Ronald P. Reis
Feb. 11, 1947-Oct. 31, 2020
Menlo Park, CA
If the true measure of a life well lived is achieving heartfelt happiness, then Ronald P. Reis, known to all as Ron, was a master of living well. The longtime Menlo Park resident welcomed all with smiles of enthusiasm and often a joke or two. He was friends with many, most of whom shared his passion for family life, golf, tennis, card games, magic tricks and a good laugh.
On Saturday, Oct. 31, Ron’s joyous life came to an end as he lost his long battle with lymphoma at UCSF Medical Center. His loving wife Barbara and their family were at his bedside. The music of Carole King and James Taylor, his favorites, was playing softly.
Ron Reis was a native San Franciscan who was raised on the Peninsula. His parents were Bob and Kato Mendelssohn Reis. Kato was a classical pianist and music teacher who taught piano to Ron and his brothers. Bob Reis was the founder of DataSafe, a South San Francisco-based records management company where Ron served as executive vice president during his second professional career. Ron and his brother, Tom Reis, co-owned and managed the company.
Ron graduated from Woodside High School, where he was senior class president in 1964, and received both an undergraduate and a master's degree from the University of Redlands, where he played varsity tennis. Ron then pursued a Ph.D. in speech pathology and audiology from Kent State University in Ohio. He was a teaching assistant there during the infamous National Guard shootings of students on May 4, 1970.
After receiving his degree in 1973, Dr. Reis chaired the speech and audiology departments at a physical rehabilitation hospital in northeast Ohio where he met his future wife, Barbara. They were married on May 10, 1975, and soon after their marriage they relocated to Denver, Colorado, where Ron joined the faculty of the University of Denver as an assistant professor of speech and audiology.
While in Denver, the couple welcomed their first two children, Klari and Peter. Six years later the family moved to Bakersfield where Ron directed Mercy Center, a multipurpose community wellness center that was part of the Mercy Hospital system. The lure of the Bay Area drew the family back to the Peninsula a few years later when Ron joined DataSafe, the family business. The following year, 1987, Michael Reis, the family’s third child, was born.
Ron retired from DataSafe in 2010. The years following retirement were filled with world travels and the joys of seeing their three children succeed in their chosen careers and be happily married. Daughter Klari is a San Francisco-based artist with an international reputation. She and husband Michael Isard have two beautiful children, Otto and Phoebe, who lovingly called their grandfather, Ronpa. Son Peter is also a professional artist whose works sell worldwide. He and wife Kay Panchal reside in Richmond. Michael Reis is married to Olivia Maki, and they are the owners of the Redfield Cider Bar and Bottle Shop in Rockridge in Oakland. Ron was fond of saying that it doesn’t get any better than seeing your kids married to wonderful people and loving what they do.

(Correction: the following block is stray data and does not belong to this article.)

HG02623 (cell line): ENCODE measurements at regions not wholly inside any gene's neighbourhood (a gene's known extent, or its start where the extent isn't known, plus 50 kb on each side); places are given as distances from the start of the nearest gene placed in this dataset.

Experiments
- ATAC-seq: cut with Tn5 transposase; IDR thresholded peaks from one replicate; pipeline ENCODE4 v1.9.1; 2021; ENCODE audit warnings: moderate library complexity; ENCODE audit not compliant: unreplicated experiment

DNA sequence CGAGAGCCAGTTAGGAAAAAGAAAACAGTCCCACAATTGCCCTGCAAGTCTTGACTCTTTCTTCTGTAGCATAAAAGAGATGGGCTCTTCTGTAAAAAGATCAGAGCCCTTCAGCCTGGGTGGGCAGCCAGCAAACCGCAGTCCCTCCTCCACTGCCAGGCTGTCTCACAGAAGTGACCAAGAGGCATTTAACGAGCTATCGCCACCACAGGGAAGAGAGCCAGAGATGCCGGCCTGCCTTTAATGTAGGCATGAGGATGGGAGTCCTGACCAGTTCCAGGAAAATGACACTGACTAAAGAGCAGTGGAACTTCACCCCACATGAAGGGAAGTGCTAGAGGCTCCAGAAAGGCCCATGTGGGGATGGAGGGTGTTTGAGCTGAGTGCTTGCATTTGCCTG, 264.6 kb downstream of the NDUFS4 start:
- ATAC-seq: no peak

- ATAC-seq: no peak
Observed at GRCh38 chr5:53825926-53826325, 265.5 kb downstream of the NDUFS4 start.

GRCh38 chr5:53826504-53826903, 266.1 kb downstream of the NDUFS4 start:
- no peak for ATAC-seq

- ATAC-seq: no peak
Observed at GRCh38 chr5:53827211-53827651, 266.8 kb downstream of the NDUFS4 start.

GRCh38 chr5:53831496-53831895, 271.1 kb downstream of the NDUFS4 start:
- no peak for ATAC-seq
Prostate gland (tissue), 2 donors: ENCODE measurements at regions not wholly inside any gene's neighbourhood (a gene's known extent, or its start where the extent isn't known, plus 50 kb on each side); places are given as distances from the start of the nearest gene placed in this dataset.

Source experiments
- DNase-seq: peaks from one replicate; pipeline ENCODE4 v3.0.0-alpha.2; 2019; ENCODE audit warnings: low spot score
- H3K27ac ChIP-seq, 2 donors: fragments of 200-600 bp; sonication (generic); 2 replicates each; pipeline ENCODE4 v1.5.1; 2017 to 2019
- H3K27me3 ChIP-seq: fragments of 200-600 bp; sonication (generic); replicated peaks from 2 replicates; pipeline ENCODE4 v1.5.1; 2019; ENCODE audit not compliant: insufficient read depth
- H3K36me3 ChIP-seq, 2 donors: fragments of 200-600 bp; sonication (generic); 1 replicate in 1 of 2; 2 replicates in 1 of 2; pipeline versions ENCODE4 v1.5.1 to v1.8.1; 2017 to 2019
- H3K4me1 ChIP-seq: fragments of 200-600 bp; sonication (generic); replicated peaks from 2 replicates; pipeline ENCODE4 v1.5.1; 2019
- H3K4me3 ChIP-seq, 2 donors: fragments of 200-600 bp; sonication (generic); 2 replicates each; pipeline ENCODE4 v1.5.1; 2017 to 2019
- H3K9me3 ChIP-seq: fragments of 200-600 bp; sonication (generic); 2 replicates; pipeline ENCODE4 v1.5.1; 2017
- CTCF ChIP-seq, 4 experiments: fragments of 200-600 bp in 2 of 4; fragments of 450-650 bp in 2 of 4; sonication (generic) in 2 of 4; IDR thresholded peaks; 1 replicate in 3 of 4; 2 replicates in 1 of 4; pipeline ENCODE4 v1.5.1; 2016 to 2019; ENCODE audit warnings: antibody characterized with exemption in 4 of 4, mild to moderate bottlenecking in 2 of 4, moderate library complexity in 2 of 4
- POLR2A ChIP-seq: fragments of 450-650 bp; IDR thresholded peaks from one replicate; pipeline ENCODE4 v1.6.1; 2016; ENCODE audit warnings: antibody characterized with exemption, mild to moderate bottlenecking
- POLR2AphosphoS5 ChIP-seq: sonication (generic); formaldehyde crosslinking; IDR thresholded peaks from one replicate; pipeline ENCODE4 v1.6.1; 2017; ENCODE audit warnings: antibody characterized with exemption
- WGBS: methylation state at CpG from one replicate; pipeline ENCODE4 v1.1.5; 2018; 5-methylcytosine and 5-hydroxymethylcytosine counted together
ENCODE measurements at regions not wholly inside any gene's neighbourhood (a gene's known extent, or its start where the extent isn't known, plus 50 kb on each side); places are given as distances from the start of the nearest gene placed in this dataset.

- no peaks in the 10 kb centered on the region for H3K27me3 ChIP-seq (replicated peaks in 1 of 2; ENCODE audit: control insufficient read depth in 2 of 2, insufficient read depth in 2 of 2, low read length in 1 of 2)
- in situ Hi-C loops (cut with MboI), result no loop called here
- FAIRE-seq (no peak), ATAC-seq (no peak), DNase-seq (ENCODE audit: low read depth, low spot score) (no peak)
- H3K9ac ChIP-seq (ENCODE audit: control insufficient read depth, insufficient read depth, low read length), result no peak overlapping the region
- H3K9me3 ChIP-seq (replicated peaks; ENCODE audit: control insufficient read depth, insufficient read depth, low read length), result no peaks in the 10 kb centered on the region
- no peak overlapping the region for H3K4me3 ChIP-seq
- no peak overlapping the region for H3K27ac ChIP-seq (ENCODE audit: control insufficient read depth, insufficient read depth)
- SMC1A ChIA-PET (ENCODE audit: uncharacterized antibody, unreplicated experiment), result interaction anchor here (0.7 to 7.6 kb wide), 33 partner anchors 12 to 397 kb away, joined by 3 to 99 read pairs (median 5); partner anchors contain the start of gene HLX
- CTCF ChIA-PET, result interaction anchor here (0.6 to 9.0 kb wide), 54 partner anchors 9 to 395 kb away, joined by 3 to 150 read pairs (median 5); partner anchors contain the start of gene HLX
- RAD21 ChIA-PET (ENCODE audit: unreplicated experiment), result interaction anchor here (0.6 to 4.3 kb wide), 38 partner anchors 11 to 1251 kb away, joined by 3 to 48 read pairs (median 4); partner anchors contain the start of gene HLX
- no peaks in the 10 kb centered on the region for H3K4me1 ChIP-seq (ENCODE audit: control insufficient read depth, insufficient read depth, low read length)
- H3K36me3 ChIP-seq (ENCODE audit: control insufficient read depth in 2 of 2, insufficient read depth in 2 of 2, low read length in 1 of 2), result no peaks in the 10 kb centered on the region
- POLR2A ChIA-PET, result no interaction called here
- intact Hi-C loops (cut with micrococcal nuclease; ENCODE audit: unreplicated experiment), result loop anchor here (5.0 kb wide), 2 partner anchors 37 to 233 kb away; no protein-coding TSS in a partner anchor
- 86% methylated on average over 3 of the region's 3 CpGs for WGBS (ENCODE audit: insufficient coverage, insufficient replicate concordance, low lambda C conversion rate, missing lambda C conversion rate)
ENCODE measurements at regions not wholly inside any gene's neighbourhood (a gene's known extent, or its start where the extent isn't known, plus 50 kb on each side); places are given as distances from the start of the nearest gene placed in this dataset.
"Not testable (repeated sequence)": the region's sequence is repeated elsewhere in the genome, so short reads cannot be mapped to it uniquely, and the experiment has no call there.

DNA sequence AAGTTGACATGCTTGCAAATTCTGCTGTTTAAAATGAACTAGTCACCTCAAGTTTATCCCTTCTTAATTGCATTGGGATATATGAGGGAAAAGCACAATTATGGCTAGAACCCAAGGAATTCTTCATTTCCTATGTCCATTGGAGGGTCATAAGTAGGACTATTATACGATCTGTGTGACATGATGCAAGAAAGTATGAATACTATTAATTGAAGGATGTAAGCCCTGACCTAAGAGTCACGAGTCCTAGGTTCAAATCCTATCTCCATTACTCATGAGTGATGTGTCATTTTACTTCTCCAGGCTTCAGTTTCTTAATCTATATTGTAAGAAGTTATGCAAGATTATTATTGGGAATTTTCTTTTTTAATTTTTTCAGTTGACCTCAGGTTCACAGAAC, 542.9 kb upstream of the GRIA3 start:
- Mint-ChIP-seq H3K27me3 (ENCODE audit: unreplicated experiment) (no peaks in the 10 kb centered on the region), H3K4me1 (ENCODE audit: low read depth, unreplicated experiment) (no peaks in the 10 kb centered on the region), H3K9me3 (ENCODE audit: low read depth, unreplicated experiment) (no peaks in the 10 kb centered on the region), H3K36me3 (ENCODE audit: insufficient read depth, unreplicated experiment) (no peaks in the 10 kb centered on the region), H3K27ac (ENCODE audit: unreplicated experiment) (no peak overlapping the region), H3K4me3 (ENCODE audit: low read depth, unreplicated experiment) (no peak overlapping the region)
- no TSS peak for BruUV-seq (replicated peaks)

Ron and Barbara enjoyed an active social life and traveled whenever they could, most recently to Egypt, Jordan and Israel. They were frequent concert and theatergoers who appreciated an eclectic mix of the arts. The couple shared a love of fine art, particularly modern and contemporary works. They were frequently seen at the Anderson Collection and the Cantor Arts Center at Stanford, where Barbara is a docent. Ron was also an active member of the local Sons In Retirement (SIRs) professional men’s organization.
In addition to his beloved wife, children, and grandchildren, Ron is survived by his three brothers, Tom (Julie) Reis of San Francisco, Brian (Prudence) Reis of Foster City, and John (Karen) Reis of Menlo Park, as well as their families and many cherished friends.
Persons wishing to donate in Ron’s name should consider the Leukemia & Lymphoma Society, or LifeMoves, an organization dedicated to breaking the cycle of homelessness in local communities. Ron served as a former board member of LifeMoves, sharing his signature optimism and hope.
A celebration of Ron’s life will be arranged post-Covid. Not surprisingly, he requested his memorial to be an ice cream social.